Re-thinking the root.
Whenever we hear or read stories out of the Bible, we do so with the default settings of our own experiences layered over on them. Chances are, if we listen to the opening chapter of Genesis we probably envision the earth in the story as being round, floating in the cosmos because that’s our frame of reference thanks to the advances in Astronomy and Astrophysics that have helped shape our understanding of the universe. Our images of sheep may be influenced by the green hills of Ireland, dotted with little white sheep safely grazing on the lush grass. Today’s image of a root growing out of the stump of Jesse may have us think of a tree that has been cut down with a saw, with a clean stump where you can count the rings, and a small little green twig growing out of it where the tree itself is growing again. While these images aren’t wrong, sometimes it’s helpful to think about how the writer of any particular part of the Bible might have envisioned it.
For example, we know from the landscape that shepherds took sheep out in search of grass they could feed on. The hills were not green, as the climate was much more arid than anything one can find on the British Isles. We know that the ancient understanding of what the world looked like: it wasn’t flat, but resembled more a snow globe. So also, today’s image of a root growing out of a stump may also not be quite what we think it to be… and it could actually be that much more powerful.
I think that’s worth a closer look.
While it has been some time since we were there last, one of my favourite places to visit on Vancouver Island is Cathedral Grove. It’s about a forty-minute drive away from where my in-laws live, and never fails to disappoint. As an enclave of an Old Growth forest, it is a riot of life. I have often remarked that when we go there, it is as if we go through a shrink ray, and suddenly all of the trees, plants, and all kinds of stuff are abnormally large. Even the slugs that you can see there are this long, called banana slugs, appropriately enough.
On both sides of the highway, one can take a built path on an easy stroll around the base of trees that stretch hundreds of feet skyward. Most of the big trees are Douglas Fir, but there are also western Hemlock, Big Leaf Maple, and Western Red Cedar. These are all enormous trees, and it is natural to look skyward, to the sheer height of these ancient giants… but that is not the whole story. There is another story when one looks at the forest floor. There is a riot of growth around the base of these trees, ferns, moss, lichen, and saplings of the big trees. As much as this is an Old Growth forest, one sees the renewal and new life springing up among the toes of giants, and yet there is something more, something even more profound when one looks closer.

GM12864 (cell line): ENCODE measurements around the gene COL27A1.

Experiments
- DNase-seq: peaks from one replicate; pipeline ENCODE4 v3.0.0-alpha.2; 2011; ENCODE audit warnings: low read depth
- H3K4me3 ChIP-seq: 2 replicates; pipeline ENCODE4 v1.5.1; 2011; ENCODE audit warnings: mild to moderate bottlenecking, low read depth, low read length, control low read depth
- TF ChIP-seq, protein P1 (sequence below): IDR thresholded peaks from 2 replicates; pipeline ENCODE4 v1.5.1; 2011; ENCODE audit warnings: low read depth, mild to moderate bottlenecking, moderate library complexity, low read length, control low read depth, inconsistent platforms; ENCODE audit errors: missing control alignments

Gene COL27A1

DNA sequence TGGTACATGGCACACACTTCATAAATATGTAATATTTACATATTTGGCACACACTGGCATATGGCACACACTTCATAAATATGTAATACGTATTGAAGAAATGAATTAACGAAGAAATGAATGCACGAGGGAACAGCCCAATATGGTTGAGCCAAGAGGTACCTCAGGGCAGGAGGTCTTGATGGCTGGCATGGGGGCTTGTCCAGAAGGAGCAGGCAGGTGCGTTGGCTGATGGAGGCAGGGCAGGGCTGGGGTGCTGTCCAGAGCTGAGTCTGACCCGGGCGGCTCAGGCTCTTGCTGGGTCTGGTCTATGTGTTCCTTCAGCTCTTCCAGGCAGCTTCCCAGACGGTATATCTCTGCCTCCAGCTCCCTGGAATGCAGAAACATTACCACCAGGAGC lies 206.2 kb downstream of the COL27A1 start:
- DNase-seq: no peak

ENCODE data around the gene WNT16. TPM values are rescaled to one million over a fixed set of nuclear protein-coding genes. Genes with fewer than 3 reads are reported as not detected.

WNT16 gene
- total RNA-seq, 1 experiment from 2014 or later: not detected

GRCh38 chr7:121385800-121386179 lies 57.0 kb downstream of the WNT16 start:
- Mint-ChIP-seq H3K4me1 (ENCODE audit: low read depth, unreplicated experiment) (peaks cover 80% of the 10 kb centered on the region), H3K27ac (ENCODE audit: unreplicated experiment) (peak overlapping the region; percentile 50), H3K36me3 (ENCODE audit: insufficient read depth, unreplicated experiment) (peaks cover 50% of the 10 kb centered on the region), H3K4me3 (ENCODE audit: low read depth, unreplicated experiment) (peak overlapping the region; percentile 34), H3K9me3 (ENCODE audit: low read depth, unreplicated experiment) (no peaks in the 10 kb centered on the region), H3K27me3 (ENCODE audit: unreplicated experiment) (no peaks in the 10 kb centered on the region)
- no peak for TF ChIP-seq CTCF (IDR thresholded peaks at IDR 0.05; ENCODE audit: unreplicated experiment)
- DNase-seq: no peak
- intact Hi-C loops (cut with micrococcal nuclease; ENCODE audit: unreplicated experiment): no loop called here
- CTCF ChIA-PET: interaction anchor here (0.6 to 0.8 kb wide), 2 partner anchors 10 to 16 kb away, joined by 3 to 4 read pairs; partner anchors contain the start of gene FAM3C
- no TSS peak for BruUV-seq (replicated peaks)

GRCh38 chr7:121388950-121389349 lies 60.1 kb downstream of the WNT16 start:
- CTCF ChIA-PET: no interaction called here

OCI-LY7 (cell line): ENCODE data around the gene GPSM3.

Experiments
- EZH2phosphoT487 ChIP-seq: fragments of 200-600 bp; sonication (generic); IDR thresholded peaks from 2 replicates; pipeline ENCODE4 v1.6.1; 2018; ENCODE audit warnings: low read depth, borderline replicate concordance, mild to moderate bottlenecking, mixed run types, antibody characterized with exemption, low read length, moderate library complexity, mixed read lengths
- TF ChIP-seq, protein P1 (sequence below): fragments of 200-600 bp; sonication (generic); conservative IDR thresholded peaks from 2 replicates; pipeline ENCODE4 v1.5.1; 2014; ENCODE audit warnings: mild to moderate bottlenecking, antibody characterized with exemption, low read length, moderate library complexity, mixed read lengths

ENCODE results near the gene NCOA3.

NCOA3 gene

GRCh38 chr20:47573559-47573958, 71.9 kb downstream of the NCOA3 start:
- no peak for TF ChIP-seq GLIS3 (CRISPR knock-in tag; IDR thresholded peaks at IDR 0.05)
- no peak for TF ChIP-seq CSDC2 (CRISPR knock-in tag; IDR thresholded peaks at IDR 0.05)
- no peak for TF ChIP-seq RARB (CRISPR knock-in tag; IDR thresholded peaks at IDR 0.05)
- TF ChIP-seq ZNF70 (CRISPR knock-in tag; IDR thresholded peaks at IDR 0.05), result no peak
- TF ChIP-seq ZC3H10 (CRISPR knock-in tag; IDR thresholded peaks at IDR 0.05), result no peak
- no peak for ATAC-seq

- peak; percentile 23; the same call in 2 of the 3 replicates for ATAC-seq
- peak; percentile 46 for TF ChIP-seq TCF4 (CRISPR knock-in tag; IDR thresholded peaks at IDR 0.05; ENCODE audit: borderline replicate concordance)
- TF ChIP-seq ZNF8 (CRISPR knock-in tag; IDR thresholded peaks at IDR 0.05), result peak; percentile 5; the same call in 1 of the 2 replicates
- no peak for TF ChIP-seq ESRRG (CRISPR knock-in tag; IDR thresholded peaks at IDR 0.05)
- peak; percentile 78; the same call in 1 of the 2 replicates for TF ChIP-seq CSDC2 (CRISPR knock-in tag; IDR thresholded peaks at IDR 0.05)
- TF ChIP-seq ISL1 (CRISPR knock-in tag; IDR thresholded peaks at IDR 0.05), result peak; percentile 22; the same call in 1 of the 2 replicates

No matter what direction I look whenever I am there, the forest floor is also littered with the massive trunks of fallen trees. The reality is, as big and as old as these trees are, when left in their natural state, they will eventually fall over. Their time comes and goes, and whether it is wind, saturated ground, or both, the roots can no longer hold and down they come. But their story does not end there. As nature takes its way, the seeds of trees and other plants take root in the bark and trunk, and new life takes hold. The saplings begin to grow, spurred on by the nutrients and protection of the fallen tree. Scientists call these “nurse logs” where new life is literally growing out of the old, where we might only see a dead tree. A new shoot, new life, grows out from the remains of the old tree. Eventually as the old tree’s time has passed, and it returns to its elements, it has helped nurture new life.
That’s something worth paying attention to.
Isaiah lived in a region and a time where massive cedar trees still dominated the forested landscape. While most of that forest is now gone, reduced to smaller regions in Lebanon, Isaiah would have been familiar with this kind of old-growth forest. It is quite probable that he could have observed saplings growing out of the fallen trunks as nurse logs, rather than a sawed-off stump.
For Isaiah, this was an image of new life emerging where everyone else was seeing death and uncertainty. However, Isaiah was not downplaying the reality of the world around them. A fallen tree is still a fallen tree, it does mean the end of something, and yet by pointing to the sapling, the shoot, growing out of a fallen tree, he observed and proclaimed that in God, new life springs out of where other only saw things coming to an end.
Advent, by its nature, is a season of wait, of anticipation, but also of lengthening shadows. It shares a lot with its sister season of Lent ahead of Good Friday. It comes at a time of year when nights are getting longer and the days are getting colder. Advent is a season of darkness and uncertainty, where waiting and anticipating is an effort, and lighting a candle is a defiant proclamation of hope even if we are unsure about it ourselves. Think of it, here it is in early December, and amid ice and snow, we are listening to a story whose primary image is the green leaves of a sapling emerging out of a fallen tree.
But maybe that’s the point. Maybe in the middle of all the darkness and uncertainty, God is calling us to see the wider view and light a candle. Maybe, just for a moment, we pause from the busy and the hustle to hush… to listen to that quiet, peaceful voice. Maybe, this Advent, we can come to understand and see God in the new life growing out from a fallen tree.